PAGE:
Questions raised over Coos TIF financing plan for Balsams
Otten warns project is in 'grave time jeopardy'
Balsams developer Les Otten told Coos County officials in January that the ‘the project is in grave time jeopardy now.’
Photo by Christopher Jensen
Several experts in tax increment financing say a bill before the NH Legislature that Balsams developer Les Otten calls crucial for saving the shuttered resort has some odd twists that could undermine its success.
The bill would allow Coos County to use tax increment financing to sell a bond and raise $28 million for Otten, who has been trying to revive the Balsams since 2014, but the $175 million he needs for the first stage has eluded him.
He’s now engaged in what could be seen as Hail Mary financing to save a project he and supporters predict would provide an enormous and desperately needed economic boost to the North Country.
“I think the project is in grave time jeopardy now,” he told Coos officials in December. “We can only take so many no’s before any project will get to the point where one has to admit it is not going to be in this lifetime, but we are not there yet.”
For Otten, the key is House Bill 540-Local, which basically authorizes Coos to create a TIF on behalf of Dixville Notch, the location of the Balsams. The bill is currently before the House Municipal and County Government Committee.
TIFs are commonly used by municipalities – including several in New Hampshire – to fund projects such as improving infrastructure to ease the way for a developer and promote economic development.
The hope is that Coos would sell a $28 million bond and then the lender would be paid off using additional taxes generated by the new condominiums and development at The Balsams.
When the bond is paid off – which could take 20 years – those new taxes would go into the county’s coffers.
Otten says there would be no risk to the county and it would reap the benefits, including meals and rooms taxes.
That is a typical TIF.
But there are some things in HB 540 that are much different.
The first is that Otten would be given the $28 million.
Sometimes a developer will be given a portion of TIF funds, but it is unusual for him to be given all the money, said David F. Merriman, a former professor and now senior scholar at the Institute of Government and Public Affairs at the University of Illinois at Chicago.
The second major variation is that Coos County does not promise to pay off the debt should the project fail.
Coos not backing the bond is unusual and could discourage lenders, said Michael Hicks, a professor of economics and the director of the Center for Business and Economic Research at Ball State University who has researched TIFs.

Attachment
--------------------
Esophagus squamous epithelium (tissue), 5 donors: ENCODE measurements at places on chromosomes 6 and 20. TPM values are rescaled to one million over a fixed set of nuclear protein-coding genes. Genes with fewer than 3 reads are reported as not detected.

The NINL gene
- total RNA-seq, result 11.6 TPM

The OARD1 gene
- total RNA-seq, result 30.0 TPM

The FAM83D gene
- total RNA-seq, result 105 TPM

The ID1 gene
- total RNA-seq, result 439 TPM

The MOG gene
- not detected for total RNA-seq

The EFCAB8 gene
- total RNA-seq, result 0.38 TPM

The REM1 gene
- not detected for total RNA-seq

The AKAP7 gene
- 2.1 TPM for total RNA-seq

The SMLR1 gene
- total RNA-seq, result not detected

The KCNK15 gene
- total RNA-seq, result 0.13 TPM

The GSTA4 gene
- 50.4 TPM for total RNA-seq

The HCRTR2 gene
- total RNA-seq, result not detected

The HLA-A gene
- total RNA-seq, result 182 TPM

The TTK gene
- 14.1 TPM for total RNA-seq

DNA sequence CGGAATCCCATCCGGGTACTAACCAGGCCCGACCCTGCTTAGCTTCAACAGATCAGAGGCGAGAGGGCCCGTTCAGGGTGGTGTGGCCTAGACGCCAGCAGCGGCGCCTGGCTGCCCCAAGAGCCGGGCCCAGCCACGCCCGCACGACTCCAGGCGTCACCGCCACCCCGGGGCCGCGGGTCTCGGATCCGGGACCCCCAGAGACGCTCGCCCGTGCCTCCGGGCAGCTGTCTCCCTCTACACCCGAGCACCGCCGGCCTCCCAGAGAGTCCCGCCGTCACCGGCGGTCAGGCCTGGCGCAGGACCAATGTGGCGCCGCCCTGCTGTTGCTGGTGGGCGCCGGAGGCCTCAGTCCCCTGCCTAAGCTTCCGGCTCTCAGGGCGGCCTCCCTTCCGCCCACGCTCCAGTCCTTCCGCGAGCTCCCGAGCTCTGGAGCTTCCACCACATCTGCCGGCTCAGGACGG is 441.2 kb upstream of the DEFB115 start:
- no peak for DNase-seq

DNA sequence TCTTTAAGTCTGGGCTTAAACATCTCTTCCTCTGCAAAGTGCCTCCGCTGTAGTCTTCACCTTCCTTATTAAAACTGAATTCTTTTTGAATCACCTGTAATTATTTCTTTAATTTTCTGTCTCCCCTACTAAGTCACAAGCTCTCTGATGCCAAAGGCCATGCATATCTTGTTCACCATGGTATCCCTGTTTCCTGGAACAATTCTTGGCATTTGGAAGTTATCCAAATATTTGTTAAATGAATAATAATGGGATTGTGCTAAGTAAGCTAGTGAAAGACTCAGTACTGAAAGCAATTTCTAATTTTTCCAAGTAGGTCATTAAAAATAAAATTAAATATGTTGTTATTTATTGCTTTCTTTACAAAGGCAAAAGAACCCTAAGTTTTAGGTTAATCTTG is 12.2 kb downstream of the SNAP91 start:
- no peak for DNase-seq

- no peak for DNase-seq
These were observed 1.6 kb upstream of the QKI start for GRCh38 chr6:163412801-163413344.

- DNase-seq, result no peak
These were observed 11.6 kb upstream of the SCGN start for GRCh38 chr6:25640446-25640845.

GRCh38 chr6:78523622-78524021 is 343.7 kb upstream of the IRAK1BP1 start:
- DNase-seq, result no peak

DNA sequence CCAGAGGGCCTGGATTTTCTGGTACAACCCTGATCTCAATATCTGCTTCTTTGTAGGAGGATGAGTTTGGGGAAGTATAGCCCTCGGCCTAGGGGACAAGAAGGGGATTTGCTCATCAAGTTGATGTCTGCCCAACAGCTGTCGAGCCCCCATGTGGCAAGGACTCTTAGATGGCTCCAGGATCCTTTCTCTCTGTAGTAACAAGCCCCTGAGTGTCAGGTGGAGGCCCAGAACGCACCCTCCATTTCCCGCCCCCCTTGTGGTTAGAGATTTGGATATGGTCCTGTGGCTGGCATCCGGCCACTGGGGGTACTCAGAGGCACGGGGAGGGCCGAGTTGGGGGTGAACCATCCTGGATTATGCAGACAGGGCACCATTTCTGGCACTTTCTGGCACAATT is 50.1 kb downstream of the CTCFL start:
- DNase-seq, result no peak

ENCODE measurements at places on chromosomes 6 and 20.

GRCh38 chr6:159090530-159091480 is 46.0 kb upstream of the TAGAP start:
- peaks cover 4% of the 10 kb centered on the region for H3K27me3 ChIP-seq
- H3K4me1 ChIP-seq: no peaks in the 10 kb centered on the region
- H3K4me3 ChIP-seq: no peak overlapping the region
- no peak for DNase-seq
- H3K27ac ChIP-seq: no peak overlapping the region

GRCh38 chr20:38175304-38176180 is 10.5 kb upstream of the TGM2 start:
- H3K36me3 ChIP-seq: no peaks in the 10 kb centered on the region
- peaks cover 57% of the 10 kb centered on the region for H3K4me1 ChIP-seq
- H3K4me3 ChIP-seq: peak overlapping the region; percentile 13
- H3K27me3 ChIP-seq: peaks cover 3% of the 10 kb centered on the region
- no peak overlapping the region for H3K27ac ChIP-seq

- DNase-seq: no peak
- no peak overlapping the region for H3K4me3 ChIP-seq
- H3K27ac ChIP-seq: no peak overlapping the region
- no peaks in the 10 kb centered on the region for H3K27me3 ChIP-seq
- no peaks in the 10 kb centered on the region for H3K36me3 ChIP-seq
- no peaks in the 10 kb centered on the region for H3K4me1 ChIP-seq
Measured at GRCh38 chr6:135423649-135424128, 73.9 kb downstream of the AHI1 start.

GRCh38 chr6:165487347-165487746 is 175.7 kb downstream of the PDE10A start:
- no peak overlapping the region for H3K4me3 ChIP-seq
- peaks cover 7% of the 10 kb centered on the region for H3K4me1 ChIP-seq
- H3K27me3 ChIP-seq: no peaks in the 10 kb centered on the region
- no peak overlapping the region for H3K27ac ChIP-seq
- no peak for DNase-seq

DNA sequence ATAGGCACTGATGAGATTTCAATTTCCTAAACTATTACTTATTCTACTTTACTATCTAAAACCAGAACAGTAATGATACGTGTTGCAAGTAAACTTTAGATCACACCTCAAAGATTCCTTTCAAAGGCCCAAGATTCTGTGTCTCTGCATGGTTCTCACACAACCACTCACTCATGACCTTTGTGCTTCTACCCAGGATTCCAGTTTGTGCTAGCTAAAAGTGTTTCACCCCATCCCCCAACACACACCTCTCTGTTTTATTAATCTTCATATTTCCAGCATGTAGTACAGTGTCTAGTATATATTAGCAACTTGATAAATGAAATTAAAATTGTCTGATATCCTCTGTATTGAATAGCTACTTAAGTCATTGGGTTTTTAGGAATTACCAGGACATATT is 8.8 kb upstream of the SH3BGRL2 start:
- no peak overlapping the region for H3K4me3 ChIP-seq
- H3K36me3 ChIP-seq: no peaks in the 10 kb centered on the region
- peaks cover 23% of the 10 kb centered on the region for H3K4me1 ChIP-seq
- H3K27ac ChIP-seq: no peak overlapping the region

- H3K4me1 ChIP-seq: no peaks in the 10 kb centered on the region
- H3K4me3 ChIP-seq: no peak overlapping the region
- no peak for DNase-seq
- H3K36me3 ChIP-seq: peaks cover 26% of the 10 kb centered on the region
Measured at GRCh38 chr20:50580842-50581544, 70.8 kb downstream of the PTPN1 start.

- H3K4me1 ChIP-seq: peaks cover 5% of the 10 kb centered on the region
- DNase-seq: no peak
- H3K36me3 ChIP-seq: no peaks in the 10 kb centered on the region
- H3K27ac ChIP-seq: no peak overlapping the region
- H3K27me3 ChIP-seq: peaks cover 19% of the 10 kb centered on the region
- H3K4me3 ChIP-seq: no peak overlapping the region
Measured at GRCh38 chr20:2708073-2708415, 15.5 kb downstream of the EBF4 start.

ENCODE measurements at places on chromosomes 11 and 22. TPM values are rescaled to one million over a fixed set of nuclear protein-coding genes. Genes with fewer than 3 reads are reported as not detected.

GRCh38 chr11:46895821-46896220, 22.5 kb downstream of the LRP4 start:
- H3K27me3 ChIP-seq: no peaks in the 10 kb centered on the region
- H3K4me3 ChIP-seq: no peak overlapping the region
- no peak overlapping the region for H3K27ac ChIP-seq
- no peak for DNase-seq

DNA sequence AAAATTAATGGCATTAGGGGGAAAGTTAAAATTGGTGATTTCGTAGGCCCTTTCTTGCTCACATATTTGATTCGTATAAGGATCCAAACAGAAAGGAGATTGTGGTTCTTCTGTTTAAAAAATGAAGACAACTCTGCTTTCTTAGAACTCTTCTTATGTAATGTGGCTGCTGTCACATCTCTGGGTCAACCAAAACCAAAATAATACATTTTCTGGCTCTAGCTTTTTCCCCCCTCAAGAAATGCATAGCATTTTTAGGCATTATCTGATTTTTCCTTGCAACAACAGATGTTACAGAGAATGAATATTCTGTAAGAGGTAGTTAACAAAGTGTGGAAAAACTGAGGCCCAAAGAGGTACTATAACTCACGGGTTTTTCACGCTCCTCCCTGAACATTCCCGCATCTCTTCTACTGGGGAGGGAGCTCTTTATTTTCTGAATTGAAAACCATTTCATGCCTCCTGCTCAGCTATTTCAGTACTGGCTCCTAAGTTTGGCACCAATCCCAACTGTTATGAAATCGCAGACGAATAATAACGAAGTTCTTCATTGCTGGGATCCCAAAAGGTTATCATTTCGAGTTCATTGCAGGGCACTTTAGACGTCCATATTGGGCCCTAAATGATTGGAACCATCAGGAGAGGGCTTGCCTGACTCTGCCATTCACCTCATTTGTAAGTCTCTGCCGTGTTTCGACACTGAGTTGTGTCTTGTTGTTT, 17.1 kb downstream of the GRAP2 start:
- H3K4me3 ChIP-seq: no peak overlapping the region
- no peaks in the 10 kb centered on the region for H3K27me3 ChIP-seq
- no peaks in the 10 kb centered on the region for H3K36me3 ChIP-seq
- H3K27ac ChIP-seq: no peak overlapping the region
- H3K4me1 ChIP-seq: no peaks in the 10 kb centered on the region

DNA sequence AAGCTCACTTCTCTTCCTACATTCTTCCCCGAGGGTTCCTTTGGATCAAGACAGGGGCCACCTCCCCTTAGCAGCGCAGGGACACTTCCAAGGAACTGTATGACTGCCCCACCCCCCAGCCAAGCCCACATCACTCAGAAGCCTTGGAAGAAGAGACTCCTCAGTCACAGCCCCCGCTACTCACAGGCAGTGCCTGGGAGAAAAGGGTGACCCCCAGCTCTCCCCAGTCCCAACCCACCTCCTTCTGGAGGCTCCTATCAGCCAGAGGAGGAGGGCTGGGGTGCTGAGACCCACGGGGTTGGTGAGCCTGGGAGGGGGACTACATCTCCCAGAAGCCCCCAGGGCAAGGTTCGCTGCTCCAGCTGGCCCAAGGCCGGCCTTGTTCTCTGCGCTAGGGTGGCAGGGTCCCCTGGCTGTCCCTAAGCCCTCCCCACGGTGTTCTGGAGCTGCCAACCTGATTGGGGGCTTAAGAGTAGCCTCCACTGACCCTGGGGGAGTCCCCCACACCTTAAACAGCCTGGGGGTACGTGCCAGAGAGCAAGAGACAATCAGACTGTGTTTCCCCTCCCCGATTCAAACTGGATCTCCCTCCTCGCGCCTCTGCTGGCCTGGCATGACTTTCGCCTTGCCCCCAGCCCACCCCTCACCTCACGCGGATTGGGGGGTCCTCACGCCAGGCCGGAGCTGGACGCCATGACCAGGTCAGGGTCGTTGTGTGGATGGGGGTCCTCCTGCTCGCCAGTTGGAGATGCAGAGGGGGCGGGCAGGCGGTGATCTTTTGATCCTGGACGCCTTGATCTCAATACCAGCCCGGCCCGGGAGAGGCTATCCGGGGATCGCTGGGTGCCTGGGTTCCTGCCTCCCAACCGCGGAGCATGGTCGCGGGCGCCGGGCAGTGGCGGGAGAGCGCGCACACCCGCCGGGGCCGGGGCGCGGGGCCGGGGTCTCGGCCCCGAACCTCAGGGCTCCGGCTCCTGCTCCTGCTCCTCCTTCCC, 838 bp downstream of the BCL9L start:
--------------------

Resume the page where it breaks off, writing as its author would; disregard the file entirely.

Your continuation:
“The municipal market seems to demand that local governments back the debt. In fact, I don’t know how you structure the debt otherwise and access capital,” Hicks told NH Business Review.
Coos County may not be legally responsible for paying off the debt, but credit rating agencies may see the county as having “a moral obligation to repay,” said Josh Pacewicz, an assistant professor of sociology and urban studies at Brown University who has researched TIFs.
If the debt isn’t paid off, there is the potential for the county to have its credit rating hurt, Pacewicz said.
“Clearly, it looks bad if you have municipal bonds that are not being serviced,” said Merriman.
So what’s the point of a municipal bond that is not backed by the municipality?
Otten may be hoping that the “format of an apparent municipal bond” will “look sweeter to lenders,” said John Macomber, a senior lecturer in the finance unit at Harvard Business School.
The bill doesn’t hold Coos County responsible for any debt because that legislation wouldn’t have had a chance, said the bill’s prime sponsor, Rep. Edith Tucker, a Democrat from Randolph.
“It was a non-starter,” she said.
Tucker said that lack of a guarantee may mean no lender will buy the bond.
Even if the bill makes it into law, the Coos County commissioners and Coos delegates have to approve going ahead and that “is not by any means a sure thing,” said Tucker.
County Commissioner Rick Samson said he is deeply worried about the fiscal soundness of the plan and it’s wrong to use a TIF to hand over money to a private developer. But the two other commissioners, Paul Grenier and Thomas Brady, support it and say it’s a good plan and the county needs a revived Balsams.
Otten said he remains optimistic because people interested in buying condos have put down refundable deposits valued at $23 million. But he admitted it has been “a difficult and bumpy road.”
In 2016, Otten said Northern Bank & Trust in Woburn, Mass., was looking favorably on a $100 million loan. That would include a $28 million guarantee by New Hampshire’s Business Finance Authority. But in 2017, the bank suddenly backed away from the deal without commenting.
Then last year, Otten went before the BFA, hoping it would guarantee a $28 million loan from Service Credit Union of Portsmouth. But in August he gave up.
The chair of the BFA, Dick Anagnost, said there was concern on the part of board members that public money would be at risk.
“There was a misunderstanding of the shape and form of that guarantee. It was a disconnect,” Otten said in December. “I don’t want to blame anybody but what we all thought we were getting was not there.”
In a 2016 interview, Otten said a major reason he agreed to take on the project was that state development officials encouraged him and he thought a $28 million state loan guarantee was a done deal.
At one point, Otten also pursued EB-5 loans.
While there are questions about the viability of HB 540, prime sponsor Tucker said it is worth trying because it could help some other developer.
“If it can’t happen for the Balsams and it can’t happen in Dixville, maybe it could be something useful for some other project,” she said. “It could open some doors.”